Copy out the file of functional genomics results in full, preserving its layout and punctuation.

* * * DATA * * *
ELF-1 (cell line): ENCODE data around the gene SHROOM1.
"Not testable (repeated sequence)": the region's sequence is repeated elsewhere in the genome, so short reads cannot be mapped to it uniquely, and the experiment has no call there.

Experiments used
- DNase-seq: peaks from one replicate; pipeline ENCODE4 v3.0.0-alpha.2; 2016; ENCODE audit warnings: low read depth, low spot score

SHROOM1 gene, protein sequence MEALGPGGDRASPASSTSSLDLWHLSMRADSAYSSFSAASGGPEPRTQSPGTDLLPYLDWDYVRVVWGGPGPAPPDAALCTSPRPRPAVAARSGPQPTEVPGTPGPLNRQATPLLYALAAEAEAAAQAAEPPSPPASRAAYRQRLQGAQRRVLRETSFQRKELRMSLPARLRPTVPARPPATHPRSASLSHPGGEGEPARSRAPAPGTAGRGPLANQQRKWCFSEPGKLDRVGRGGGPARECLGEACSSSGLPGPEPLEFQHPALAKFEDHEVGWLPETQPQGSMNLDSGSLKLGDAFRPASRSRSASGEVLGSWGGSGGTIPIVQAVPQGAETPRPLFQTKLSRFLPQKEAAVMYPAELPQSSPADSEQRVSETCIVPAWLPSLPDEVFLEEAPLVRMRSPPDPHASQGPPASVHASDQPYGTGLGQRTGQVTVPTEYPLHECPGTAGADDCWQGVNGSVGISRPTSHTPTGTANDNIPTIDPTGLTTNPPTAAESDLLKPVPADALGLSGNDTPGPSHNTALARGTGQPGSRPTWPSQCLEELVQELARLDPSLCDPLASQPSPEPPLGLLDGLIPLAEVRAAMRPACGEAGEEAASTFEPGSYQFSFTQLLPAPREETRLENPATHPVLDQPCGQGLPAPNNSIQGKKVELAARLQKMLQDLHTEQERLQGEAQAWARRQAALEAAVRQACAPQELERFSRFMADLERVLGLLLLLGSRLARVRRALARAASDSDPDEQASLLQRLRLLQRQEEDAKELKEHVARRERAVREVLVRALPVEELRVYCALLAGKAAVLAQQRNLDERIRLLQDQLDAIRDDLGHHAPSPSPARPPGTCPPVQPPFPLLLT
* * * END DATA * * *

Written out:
ELF-1 (cell line): ENCODE data around the gene SHROOM1.
"Not testable (repeated sequence)": the region's sequence is repeated elsewhere in the genome, so short reads cannot be mapped to it uniquely, and the experiment has no call there.

Experiments used
- DNase-seq: peaks from one replicate; pipeline ENCODE4 v3.0.0-alpha.2; 2016; ENCODE audit warnings: low read depth, low spot score

SHROOM1 gene, protein sequence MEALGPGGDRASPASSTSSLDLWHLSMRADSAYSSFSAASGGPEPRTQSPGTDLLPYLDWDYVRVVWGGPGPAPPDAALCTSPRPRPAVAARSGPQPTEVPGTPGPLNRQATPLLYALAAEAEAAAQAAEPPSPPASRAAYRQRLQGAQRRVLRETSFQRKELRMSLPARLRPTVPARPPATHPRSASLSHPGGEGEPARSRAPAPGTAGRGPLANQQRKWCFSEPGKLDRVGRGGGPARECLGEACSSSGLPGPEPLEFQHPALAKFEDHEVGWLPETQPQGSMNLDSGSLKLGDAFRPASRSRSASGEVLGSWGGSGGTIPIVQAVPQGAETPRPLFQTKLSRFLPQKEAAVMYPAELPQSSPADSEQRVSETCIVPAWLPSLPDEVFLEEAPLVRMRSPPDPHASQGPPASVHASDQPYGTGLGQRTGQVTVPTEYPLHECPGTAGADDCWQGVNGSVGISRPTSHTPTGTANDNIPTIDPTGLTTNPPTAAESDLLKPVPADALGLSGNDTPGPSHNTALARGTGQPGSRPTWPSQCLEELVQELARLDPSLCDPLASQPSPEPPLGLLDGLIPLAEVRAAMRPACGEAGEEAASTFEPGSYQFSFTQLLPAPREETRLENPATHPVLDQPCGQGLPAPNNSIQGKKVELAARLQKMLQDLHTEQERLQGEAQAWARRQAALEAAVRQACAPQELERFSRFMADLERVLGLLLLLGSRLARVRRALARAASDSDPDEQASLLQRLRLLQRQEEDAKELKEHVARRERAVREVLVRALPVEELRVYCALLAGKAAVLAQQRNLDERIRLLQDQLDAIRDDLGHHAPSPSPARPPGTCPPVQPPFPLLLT